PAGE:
Why is Northern Ireland’s government in the news?
Northern Ireland assembly elections took place on 5 May 2022. Northern Ireland has special power-sharing arrangements that require the largest political parties from both communities – unionist and nationalist – to be in government.
The nationalist party, Sinn Féin, won the most seats in the assembly for the first time and are therefore entitled to the position of first minister. However, until January 2024, the DUP, the largest unionist party, said that it would not nominate a deputy first minister unless there were significant changes to the Ireland/Northern Ireland protocol – the part of the Brexit deal that creates special trading arrangements for Northern Ireland – over which the former first minister, Paul Givan, resigned in February 2022.
Between May 2022 and January 2024 the Northern Ireland Assembly convened seven times but failed to nominate a Speaker or Deputy Speaker without the support of the DUP. This in effect prevented the timetable for executive formation from progressing.
In December 2023 the UK government publicly stated that talks over Northern Ireland Executive formation concluded and left a £3.3bn financial package on offer. Later in January 2024, and following further talks, the DUP party executive met to agree they would re-enter power sharing arrangements. With the UK government publishing its offer in the Safeguarding the Union Command Paper, Parliament is now expected to pass new legislation to implement the deal including legislation to affirm Northern Ireland’s constitutional status, to guarantee access to the UK internal market, to future-proof the operation of the UK internal market and to amend section 7A of the UK Withdrawal Act to reflect the Stormont Brake and democratic consent mechanisms. Subject to the passage of relevant legislation it is expected that the Northern Ireland Assembly will be recalled, and eventually a new executive may be nominated.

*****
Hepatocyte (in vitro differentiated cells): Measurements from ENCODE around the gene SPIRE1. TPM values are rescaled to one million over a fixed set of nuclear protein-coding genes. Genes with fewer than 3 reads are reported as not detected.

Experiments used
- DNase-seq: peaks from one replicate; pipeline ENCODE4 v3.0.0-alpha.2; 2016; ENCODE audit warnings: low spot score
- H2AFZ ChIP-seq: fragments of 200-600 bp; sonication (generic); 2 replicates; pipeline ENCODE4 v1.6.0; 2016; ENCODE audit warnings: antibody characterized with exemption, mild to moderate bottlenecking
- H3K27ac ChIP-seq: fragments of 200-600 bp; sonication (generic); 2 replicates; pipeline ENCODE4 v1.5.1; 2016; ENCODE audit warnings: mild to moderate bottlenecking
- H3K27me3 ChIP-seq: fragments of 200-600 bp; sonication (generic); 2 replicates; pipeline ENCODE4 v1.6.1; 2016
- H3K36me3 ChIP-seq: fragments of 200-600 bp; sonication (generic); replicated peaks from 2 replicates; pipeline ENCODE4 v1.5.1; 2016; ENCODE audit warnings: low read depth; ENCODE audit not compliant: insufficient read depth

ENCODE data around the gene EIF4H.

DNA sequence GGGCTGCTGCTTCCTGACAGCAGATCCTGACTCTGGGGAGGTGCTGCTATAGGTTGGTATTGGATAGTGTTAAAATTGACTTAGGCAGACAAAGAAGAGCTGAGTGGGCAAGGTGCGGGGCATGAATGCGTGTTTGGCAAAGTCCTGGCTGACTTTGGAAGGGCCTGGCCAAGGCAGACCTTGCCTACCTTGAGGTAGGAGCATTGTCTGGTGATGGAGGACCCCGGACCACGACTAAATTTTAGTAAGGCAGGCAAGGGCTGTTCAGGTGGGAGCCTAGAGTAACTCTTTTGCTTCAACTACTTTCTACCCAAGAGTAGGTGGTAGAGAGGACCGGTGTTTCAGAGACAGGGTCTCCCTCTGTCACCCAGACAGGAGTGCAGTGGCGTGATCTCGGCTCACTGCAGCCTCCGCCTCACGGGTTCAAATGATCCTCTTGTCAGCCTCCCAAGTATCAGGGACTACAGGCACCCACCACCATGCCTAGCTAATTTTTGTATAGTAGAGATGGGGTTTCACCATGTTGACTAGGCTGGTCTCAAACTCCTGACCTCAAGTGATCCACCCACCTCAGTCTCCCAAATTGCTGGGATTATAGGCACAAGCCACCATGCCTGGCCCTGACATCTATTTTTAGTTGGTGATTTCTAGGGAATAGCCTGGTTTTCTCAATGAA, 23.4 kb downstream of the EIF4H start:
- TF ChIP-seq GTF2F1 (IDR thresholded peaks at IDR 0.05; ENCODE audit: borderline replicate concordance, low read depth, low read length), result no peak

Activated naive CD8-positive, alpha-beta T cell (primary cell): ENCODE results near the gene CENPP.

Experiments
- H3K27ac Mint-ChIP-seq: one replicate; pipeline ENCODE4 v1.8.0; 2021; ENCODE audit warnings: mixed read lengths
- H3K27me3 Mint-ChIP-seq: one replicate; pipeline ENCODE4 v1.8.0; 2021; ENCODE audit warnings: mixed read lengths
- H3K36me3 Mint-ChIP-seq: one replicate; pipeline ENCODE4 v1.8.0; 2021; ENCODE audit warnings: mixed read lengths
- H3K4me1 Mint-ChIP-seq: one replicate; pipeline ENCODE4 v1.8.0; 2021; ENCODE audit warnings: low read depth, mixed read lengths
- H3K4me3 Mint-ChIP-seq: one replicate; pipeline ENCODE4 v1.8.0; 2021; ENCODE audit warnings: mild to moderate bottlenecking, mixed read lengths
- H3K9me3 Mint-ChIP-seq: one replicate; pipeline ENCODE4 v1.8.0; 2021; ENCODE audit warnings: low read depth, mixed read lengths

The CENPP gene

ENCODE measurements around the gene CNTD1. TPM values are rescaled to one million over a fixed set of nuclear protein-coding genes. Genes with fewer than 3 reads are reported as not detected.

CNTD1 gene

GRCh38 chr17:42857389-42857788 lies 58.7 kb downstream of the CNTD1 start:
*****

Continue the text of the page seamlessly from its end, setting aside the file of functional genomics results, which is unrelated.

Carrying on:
How does government in Northern Ireland work?
Northern Ireland has power-sharing institutions, as established under the Good Friday Agreement, which have responsibility for transferred matters including health, social care, housing, education, justice and policing and social security. Its unique governance arrangements are designed to protect the rights of both communities.
Members of the Northern Ireland assembly (MLAs) are elected using the proportional single transferable vote system. MLAs must then designate themselves as either ‘unionists’, ‘nationalist’ or ‘other’.
The Northern Ireland executive is drawn from the assembly and consists of a first minister and deputy first minister and eight ministers, who oversee departments as set out in law. Despite their titles, the first minister and deputy first minister have the same powers and jointly oversee the executive committee comprised of other ministers. They are required to come from different political designations, and so Northern Ireland’s governance arrangements can be described as a mandatory coalition.
How are the first minister and deputy first minister appointed?
The Northern Ireland Act 1998 states that the largest party in the largest community designation in the assembly is automatically entitled to the position of first minister, and the largest party in the second-largest community designation is entitled to the position of deputy first minister. 7 Northern Ireland Act 1998 c. 47 s 16A(4)-(5)
However, there is a caveat in the legislation that states that if the largest party is not from the largest designation, then that party will still be entitled to nominate a first minister, and the largest party from the largest designation is entitled to nominate the deputy first minister. 8 Northern Ireland Act 1998 c. 47 s 16C(6) This creates a situation where the first minister need not come from the largest (or even second largest) designation, but the deputy first minister must do so, potentially making it more difficult for a party from the ‘other’ designation, like the Alliance Party, to become deputy first minster.
For example, in scenario 1, the DUP is the largest party in the largest designation (unionist) and therefore is entitled to the position of first minister. The second-largest designation is nationalist so Sinn Féin being the largest party in that designation is entitled to the position of deputy first minister. The Alliance Party, despite having more seats would not be entitled to the deputy first minister position because ‘other’ is not the second-largest designation.